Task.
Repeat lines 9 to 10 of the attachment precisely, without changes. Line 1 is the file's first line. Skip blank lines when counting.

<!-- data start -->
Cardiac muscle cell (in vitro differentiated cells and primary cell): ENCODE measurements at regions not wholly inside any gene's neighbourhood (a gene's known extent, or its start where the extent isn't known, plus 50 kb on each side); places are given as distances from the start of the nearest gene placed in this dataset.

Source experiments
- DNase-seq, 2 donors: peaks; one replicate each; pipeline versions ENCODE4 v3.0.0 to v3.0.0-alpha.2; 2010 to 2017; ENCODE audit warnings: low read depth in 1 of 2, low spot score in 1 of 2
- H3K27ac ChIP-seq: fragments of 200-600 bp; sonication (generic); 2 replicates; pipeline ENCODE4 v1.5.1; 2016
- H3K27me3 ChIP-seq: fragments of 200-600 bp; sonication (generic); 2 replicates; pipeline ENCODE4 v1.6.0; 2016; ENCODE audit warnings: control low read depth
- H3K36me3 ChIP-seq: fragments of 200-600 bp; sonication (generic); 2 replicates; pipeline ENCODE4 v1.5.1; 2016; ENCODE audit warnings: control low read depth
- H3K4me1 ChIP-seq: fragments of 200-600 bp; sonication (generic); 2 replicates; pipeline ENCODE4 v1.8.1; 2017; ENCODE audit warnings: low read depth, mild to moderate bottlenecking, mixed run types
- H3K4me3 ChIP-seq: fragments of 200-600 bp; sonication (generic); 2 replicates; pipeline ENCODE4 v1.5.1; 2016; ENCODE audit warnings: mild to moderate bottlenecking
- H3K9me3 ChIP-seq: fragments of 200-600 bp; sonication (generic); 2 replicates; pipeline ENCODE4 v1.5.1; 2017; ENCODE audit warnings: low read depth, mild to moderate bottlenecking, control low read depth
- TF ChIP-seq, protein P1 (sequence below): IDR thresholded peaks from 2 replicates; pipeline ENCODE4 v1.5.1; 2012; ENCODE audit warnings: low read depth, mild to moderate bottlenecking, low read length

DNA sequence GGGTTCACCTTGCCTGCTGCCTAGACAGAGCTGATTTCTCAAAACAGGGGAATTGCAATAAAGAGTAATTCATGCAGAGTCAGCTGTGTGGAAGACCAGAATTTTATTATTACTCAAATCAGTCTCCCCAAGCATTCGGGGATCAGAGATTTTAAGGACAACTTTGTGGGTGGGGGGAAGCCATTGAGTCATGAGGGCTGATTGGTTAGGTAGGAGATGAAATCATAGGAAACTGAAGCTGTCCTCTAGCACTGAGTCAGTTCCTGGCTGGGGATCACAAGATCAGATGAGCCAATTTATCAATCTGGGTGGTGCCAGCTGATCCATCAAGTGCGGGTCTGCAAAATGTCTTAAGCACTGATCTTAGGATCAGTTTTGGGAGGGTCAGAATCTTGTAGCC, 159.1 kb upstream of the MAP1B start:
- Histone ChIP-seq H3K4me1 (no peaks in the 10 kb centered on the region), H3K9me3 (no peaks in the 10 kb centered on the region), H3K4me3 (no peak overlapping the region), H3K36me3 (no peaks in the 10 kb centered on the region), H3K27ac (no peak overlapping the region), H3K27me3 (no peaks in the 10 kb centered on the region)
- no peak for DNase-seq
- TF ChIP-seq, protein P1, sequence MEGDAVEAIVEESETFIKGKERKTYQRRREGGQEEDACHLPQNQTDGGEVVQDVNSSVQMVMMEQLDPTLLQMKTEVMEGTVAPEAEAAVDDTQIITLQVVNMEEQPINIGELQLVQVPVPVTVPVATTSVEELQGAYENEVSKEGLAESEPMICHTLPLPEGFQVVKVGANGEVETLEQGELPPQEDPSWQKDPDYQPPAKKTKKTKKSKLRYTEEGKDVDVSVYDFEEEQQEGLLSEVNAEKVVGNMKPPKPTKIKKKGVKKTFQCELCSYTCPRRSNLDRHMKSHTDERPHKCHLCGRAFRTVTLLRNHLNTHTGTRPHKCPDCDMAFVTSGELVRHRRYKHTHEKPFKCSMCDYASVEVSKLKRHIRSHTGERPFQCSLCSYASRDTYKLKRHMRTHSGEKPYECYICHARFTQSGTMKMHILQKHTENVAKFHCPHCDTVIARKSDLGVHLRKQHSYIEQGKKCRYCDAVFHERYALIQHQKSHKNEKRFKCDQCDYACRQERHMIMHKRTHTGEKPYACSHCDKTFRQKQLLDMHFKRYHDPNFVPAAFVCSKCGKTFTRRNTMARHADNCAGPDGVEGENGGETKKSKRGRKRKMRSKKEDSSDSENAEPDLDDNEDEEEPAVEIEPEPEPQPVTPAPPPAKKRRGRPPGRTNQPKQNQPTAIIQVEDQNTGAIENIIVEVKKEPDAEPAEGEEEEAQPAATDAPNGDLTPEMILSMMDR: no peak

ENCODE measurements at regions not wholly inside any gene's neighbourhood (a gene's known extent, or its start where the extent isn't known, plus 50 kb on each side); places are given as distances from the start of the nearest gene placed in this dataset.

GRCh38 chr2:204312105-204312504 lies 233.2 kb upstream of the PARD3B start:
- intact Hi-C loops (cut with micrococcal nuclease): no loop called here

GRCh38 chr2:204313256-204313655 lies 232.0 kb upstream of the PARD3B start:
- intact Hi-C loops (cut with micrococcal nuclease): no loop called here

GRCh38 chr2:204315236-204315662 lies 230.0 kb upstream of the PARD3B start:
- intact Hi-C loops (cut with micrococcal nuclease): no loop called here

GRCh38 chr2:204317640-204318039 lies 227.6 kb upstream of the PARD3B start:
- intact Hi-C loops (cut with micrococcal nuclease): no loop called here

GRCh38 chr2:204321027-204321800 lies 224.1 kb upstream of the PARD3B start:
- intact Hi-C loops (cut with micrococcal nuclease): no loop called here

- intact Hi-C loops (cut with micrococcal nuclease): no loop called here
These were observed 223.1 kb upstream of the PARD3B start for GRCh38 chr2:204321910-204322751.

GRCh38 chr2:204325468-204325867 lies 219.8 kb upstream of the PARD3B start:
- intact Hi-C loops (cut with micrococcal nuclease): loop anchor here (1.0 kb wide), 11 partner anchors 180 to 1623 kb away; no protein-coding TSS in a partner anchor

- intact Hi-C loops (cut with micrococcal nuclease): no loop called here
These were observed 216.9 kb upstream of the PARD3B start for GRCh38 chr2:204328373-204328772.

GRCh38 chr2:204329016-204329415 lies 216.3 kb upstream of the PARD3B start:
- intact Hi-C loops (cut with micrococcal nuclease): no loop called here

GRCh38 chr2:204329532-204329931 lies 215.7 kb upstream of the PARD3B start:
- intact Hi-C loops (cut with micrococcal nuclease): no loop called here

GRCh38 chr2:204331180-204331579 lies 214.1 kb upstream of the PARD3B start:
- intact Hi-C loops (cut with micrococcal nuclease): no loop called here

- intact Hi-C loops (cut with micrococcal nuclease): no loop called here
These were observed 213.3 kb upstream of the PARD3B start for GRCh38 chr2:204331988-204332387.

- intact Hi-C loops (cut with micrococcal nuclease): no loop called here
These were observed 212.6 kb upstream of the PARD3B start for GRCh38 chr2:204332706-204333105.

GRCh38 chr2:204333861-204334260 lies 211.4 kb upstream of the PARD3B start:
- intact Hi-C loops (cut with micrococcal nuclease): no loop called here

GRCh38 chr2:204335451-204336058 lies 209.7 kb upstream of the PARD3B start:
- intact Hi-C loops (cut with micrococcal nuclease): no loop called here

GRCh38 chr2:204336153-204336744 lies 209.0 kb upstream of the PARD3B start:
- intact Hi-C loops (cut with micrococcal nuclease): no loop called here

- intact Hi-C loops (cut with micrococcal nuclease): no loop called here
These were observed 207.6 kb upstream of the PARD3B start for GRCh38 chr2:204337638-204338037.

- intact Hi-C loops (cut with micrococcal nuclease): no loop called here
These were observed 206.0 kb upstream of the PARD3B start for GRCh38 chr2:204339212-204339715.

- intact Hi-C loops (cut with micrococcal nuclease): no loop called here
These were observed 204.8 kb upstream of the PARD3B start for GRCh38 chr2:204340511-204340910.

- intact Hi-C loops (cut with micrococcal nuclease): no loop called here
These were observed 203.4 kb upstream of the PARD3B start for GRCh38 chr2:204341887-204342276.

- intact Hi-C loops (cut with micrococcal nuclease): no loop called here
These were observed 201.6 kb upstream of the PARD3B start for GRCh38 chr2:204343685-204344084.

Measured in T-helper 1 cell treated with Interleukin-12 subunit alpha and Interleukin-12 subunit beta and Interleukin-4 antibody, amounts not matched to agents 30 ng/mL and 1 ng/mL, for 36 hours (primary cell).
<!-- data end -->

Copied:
- H3K9me3 ChIP-seq: fragments of 200-600 bp; sonication (generic); 2 replicates; pipeline ENCODE4 v1.5.1; 2017; ENCODE audit warnings: low read depth, mild to moderate bottlenecking, control low read depth
- TF ChIP-seq, protein P1 (sequence below): IDR thresholded peaks from 2 replicates; pipeline ENCODE4 v1.5.1; 2012; ENCODE audit warnings: low read depth, mild to moderate bottlenecking, low read length